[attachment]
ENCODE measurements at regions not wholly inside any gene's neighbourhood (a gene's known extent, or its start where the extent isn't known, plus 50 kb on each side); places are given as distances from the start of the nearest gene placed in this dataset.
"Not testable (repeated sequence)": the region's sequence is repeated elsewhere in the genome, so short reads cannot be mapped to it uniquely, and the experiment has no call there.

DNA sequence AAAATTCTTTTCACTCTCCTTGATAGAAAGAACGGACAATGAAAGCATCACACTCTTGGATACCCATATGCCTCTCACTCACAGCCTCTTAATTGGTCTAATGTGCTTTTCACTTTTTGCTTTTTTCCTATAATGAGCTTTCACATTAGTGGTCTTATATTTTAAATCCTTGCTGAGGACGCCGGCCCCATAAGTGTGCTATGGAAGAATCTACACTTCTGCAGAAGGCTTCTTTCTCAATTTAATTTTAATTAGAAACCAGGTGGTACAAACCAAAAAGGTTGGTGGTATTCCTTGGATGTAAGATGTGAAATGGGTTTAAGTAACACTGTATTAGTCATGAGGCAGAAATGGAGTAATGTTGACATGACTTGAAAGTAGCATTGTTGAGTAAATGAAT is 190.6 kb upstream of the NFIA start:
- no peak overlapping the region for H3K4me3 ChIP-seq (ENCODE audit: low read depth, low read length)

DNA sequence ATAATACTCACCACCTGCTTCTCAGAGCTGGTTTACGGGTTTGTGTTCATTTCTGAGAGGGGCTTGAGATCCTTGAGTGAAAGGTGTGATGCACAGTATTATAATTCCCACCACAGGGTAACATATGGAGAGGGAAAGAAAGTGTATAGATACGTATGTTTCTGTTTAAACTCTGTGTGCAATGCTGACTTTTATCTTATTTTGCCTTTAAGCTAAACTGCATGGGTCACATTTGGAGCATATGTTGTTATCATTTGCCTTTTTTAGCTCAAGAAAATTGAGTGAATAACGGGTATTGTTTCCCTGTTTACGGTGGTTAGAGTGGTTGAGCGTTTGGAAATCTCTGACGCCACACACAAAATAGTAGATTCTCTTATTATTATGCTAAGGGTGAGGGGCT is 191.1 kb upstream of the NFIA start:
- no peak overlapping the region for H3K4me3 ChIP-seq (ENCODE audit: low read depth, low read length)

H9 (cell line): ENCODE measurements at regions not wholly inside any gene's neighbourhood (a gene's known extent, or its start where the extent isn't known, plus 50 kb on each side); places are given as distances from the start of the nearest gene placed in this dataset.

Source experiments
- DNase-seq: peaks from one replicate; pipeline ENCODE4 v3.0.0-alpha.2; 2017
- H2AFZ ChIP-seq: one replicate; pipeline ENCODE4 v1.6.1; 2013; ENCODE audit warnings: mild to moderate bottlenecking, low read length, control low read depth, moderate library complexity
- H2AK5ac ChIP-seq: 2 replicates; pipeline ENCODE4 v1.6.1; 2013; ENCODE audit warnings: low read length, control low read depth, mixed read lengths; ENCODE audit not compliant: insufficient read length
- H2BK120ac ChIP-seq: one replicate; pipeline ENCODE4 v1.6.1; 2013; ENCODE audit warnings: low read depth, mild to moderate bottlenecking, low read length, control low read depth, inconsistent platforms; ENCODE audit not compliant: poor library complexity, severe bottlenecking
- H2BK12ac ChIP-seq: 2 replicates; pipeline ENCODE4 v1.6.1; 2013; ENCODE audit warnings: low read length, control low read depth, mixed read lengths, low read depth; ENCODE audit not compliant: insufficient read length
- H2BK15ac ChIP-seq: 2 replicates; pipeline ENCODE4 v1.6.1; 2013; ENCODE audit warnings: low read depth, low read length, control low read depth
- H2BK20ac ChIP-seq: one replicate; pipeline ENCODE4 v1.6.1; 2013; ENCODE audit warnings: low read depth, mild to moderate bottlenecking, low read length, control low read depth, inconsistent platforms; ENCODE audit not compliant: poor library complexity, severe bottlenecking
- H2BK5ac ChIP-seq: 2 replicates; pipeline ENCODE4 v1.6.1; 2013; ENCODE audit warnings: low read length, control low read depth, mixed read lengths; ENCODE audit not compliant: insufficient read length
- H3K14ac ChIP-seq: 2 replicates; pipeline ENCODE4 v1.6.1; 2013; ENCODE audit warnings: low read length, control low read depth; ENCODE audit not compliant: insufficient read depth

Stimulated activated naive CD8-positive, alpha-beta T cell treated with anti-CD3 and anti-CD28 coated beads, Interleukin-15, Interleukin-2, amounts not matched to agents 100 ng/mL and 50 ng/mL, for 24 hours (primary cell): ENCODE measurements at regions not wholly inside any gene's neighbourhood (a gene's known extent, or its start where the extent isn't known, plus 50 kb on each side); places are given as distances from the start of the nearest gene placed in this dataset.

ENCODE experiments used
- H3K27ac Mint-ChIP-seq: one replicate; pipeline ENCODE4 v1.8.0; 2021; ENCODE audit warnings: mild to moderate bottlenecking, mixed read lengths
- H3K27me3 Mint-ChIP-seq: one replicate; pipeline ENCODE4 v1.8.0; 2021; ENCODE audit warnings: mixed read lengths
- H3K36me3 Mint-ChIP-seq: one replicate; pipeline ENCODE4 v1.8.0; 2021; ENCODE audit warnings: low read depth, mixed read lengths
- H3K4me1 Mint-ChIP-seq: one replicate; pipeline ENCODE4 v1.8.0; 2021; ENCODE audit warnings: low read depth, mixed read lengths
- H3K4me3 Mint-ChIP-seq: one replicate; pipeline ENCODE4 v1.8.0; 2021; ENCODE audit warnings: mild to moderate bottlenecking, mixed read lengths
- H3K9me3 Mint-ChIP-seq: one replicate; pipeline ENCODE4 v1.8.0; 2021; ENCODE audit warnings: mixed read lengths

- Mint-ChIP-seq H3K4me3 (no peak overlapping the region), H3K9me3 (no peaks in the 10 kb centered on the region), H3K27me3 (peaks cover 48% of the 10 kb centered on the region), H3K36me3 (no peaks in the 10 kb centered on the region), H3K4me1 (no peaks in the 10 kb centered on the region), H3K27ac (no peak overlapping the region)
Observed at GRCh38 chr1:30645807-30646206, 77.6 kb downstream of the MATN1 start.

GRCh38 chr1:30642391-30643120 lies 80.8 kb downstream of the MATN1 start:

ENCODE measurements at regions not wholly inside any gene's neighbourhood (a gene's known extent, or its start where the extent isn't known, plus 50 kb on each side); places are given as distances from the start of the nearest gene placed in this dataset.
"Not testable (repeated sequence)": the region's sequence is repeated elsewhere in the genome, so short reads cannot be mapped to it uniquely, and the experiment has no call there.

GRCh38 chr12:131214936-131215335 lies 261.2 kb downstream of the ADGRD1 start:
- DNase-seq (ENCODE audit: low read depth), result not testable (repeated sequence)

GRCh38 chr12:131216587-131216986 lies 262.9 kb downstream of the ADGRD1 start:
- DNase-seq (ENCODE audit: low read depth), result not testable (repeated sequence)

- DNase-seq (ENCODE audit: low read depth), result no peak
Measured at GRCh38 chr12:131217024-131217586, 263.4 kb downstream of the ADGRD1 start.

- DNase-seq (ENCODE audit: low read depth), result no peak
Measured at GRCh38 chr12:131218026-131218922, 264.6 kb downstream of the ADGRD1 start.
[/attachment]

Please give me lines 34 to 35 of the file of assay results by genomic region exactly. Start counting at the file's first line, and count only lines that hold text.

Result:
- DNase-seq (ENCODE audit: low read depth), result not testable (repeated sequence)

- DNase-seq (ENCODE audit: low read depth), result no peak